By Monica Smith
Florida has become a hotbed of far-right legislation. Since 2018, the state has introduced a wide range of discriminatory policies that aim to punish minority groups. These bills have become a blueprint for Christian Nationalists throughout the country to try to pass in other states.
One of their biggest battlefields is public education, and Christian Nationalists are actively succeeding in completely altering the education system in Florida. One of the latest attacks has been on school libraries, which have been targeted fiercely by book bans.
Attacks On Books Escalate
The assault began in March of 2022 when legislation known as HB 1467 was signed into law by Gov. Ron DeSantis (R). The bill created new guidelines that have made it far easier to ban books in schools. Proponents said it would address explicit content such as pornography; however, this was already banned in schools. Instead, the bill is being used to remove LGBTQ+ and African American history from schools. It now takes just one complaint of something being “inappropriate” for a book to be pulled from a school or even from an entire county system. This is a narrative that Christian Nationalists around the country have pushed, and in Florida, they are succeeding in getting inclusive content removed.
In Duval County alone, where I live, approximately 176 books have already been removed from classrooms since the bill was passed. The Duval County Public School system and far-right legislators claim that the removed books are not banned but are only under review. However, until books are approved by a school media specialist, they must be taken out of classrooms, which is essentially a ban. Furthermore, the process for a book to be approved can take time, since a school media specialist must individually read and sign off on each book. In many Florida districts, these positions are severely understaffed, which lengthens the delays.
In addition, there are no clear guidelines in place for specialists to follow, which means the status of a book can vary wildly between school districts and counties. The fate of a book falls on schools’ media specialists and their interpretation of what is appropriate for children.
LGBTQ-Themed Books Targeted
The bulk of these bans target the LGBTQ+ community, with several books that simply include or depict queer relationships being the sole reason books were removed. LGBTQ+ literature is being labeled as inappropriate for children, which correlates with the rise in LGBTQ+ violence in the state. Instead of helping kids, these book bans harm them; young people deserve to see themselves reflected in a library’s books.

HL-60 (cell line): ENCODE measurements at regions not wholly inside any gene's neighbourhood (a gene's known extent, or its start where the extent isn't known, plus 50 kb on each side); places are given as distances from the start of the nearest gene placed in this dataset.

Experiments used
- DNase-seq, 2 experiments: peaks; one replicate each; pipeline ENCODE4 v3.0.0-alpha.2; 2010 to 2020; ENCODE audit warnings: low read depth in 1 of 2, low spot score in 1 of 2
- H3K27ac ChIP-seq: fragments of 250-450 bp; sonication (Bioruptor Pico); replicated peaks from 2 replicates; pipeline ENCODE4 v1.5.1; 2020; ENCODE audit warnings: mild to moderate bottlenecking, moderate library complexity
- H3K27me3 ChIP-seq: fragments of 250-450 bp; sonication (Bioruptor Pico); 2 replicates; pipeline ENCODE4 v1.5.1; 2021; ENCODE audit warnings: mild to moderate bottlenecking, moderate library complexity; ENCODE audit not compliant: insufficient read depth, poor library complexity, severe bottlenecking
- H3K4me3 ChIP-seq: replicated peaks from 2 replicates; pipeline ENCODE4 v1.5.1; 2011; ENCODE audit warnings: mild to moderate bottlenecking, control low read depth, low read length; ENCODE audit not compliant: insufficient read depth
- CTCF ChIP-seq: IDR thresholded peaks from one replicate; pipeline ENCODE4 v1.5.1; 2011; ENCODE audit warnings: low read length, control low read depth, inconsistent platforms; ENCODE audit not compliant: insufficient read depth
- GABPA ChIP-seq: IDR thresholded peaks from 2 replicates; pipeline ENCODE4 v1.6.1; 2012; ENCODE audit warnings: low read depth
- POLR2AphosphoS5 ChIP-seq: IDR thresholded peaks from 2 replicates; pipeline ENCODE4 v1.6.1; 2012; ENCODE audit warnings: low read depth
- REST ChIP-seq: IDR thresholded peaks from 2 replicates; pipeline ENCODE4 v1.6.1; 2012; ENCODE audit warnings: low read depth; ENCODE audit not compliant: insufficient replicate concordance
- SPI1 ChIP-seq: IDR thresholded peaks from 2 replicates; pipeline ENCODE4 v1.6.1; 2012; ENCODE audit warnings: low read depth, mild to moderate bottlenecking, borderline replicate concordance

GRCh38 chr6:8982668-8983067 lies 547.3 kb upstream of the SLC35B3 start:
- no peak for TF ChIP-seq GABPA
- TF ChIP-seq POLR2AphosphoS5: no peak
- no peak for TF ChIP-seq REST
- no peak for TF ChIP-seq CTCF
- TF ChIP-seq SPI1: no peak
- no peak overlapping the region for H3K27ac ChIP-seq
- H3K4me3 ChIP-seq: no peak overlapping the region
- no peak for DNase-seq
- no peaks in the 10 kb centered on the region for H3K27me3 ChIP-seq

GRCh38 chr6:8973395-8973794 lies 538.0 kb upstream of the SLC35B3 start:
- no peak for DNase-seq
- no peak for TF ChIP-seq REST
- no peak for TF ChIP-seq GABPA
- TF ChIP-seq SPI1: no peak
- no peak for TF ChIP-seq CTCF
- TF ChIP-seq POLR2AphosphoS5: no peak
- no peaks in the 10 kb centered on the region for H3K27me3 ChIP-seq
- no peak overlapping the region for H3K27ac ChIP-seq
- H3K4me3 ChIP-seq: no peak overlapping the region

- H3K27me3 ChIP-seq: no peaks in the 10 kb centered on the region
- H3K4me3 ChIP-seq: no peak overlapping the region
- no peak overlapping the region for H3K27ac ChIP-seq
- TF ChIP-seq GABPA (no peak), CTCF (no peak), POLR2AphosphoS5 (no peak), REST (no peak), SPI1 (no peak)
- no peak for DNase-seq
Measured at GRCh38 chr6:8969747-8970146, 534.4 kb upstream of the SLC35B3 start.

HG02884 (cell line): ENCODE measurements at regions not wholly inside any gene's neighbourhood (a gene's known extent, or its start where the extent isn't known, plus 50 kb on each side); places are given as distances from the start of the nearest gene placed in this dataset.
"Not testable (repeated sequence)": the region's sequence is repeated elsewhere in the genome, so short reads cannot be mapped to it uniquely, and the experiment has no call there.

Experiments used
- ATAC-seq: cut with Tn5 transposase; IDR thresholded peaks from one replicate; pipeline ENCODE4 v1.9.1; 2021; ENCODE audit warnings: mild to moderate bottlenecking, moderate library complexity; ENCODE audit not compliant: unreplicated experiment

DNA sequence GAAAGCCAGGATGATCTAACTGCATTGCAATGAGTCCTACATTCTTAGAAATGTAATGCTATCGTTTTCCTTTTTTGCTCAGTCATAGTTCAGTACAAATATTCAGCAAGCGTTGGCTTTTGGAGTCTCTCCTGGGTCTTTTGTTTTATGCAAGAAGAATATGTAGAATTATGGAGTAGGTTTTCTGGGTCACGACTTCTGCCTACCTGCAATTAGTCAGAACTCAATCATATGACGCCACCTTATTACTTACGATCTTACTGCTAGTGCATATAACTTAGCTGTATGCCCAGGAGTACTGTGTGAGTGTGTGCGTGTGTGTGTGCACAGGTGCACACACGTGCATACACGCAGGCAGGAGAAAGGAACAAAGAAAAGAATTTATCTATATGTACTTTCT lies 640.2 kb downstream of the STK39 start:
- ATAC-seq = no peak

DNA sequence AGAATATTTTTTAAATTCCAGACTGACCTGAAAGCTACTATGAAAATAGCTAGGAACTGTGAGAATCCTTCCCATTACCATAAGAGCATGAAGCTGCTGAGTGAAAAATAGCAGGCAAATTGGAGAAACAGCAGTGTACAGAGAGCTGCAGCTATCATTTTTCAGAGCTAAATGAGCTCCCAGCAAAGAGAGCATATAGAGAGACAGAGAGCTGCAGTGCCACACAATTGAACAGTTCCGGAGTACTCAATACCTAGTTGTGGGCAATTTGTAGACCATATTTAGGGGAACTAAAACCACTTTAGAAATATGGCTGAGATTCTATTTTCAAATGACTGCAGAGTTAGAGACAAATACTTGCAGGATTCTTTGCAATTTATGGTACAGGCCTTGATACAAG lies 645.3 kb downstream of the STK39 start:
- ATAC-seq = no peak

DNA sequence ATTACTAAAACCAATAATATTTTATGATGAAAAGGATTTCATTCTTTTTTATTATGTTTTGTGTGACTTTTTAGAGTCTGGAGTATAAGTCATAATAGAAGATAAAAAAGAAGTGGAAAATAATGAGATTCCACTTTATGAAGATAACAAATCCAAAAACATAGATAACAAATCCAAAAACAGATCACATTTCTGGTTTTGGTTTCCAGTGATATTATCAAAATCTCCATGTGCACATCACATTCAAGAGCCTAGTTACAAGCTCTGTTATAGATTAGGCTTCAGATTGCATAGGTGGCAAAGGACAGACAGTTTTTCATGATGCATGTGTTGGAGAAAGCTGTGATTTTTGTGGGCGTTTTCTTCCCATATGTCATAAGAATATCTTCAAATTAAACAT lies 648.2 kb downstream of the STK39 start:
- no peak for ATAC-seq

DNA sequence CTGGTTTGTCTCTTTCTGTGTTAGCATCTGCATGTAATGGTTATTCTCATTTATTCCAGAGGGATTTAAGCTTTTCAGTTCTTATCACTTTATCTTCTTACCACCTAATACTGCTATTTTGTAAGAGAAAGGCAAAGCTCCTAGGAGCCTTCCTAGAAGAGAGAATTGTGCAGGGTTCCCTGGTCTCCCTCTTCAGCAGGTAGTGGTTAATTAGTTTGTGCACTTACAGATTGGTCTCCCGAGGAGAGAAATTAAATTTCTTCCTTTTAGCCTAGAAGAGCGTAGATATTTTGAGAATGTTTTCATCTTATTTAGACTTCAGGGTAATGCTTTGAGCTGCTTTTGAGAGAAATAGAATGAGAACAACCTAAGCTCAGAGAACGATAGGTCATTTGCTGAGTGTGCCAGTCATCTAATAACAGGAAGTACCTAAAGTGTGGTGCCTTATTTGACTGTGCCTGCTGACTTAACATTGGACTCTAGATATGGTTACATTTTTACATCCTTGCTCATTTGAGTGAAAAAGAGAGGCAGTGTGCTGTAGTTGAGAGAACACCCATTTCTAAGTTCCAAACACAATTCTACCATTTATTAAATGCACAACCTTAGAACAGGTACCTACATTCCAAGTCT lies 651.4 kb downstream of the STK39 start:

African American history is also being targeted. Books that depict civil rights activists, such as Rosa Parks and Martin Luther King Jr., have been removed from schools. Children’s books that depict the civil rights movement already are edited to present the history in a digestible format for young children to understand. Under the new laws, this crucial history is being reimagined as actively harmful for kids to learn about, and as a result, that history is simply being removed from school libraries. Books that depict Asian American, Native American, Latinx American and other minority experiences are also being banned or are sitting in review throughout the state.
The spate of book banning comes at a challenging time for Florida’s education system. The state was already dealing with an education crisis due to COVID-19, and the bans only exist to widen the education gap in Florida. The state continues to rank lower nationwide in reading and math abilities. Genuine education reforms are being ignored as the state focuses on removing minority voices from education. The results could take years to play out, but Florida’s current path, which emphasizes indoctrination over education, does a disservice to its kids.
Fighting Back Against Censorship
Several organizations are working to combat these book bans, including the American Library Association, which tracks which books have been banned nationally, EveryLibrary, the American Civil Liberties Union and the Urban League. Local bookstores are also protesting the bans by creating displays of targeted books and actively hosting community events to connect children with these titles.
Since its founding more than 75 years ago, Americans United has opposed religiously based censorship. AU believes that young people in Florida, and every state, should have the right to read and learn without interference from Christian Nationalists who fear knowledge, inclusion and progress.
Monica Smith is a member of Americans United’s Youth Organizing Fellowship.